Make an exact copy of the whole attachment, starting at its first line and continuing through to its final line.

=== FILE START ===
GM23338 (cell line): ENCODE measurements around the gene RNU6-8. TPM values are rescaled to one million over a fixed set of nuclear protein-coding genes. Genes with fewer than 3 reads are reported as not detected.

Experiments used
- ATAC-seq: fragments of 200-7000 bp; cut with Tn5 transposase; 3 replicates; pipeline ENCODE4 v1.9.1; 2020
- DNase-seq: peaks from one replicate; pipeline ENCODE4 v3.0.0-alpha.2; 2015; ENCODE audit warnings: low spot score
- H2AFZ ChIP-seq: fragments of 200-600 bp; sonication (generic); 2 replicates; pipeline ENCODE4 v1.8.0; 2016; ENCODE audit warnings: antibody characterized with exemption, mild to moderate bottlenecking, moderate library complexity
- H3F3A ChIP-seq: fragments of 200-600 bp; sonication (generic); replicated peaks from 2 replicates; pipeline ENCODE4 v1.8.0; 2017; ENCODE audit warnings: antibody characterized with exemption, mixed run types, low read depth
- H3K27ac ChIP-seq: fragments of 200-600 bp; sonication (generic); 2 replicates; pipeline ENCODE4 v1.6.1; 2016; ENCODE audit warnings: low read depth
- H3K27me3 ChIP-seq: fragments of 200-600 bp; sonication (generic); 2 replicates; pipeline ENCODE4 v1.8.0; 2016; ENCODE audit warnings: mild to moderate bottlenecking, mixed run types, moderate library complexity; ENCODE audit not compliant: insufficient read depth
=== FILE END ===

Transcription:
GM23338 (cell line): ENCODE measurements around the gene RNU6-8. TPM values are rescaled to one million over a fixed set of nuclear protein-coding genes. Genes with fewer than 3 reads are reported as not detected.

Experiments used
- ATAC-seq: fragments of 200-7000 bp; cut with Tn5 transposase; 3 replicates; pipeline ENCODE4 v1.9.1; 2020
- DNase-seq: peaks from one replicate; pipeline ENCODE4 v3.0.0-alpha.2; 2015; ENCODE audit warnings: low spot score
- H2AFZ ChIP-seq: fragments of 200-600 bp; sonication (generic); 2 replicates; pipeline ENCODE4 v1.8.0; 2016; ENCODE audit warnings: antibody characterized with exemption, mild to moderate bottlenecking, moderate library complexity
- H3F3A ChIP-seq: fragments of 200-600 bp; sonication (generic); replicated peaks from 2 replicates; pipeline ENCODE4 v1.8.0; 2017; ENCODE audit warnings: antibody characterized with exemption, mixed run types, low read depth
- H3K27ac ChIP-seq: fragments of 200-600 bp; sonication (generic); 2 replicates; pipeline ENCODE4 v1.6.1; 2016; ENCODE audit warnings: low read depth
- H3K27me3 ChIP-seq: fragments of 200-600 bp; sonication (generic); 2 replicates; pipeline ENCODE4 v1.8.0; 2016; ENCODE audit warnings: mild to moderate bottlenecking, mixed run types, moderate library complexity; ENCODE audit not compliant: insufficient read depth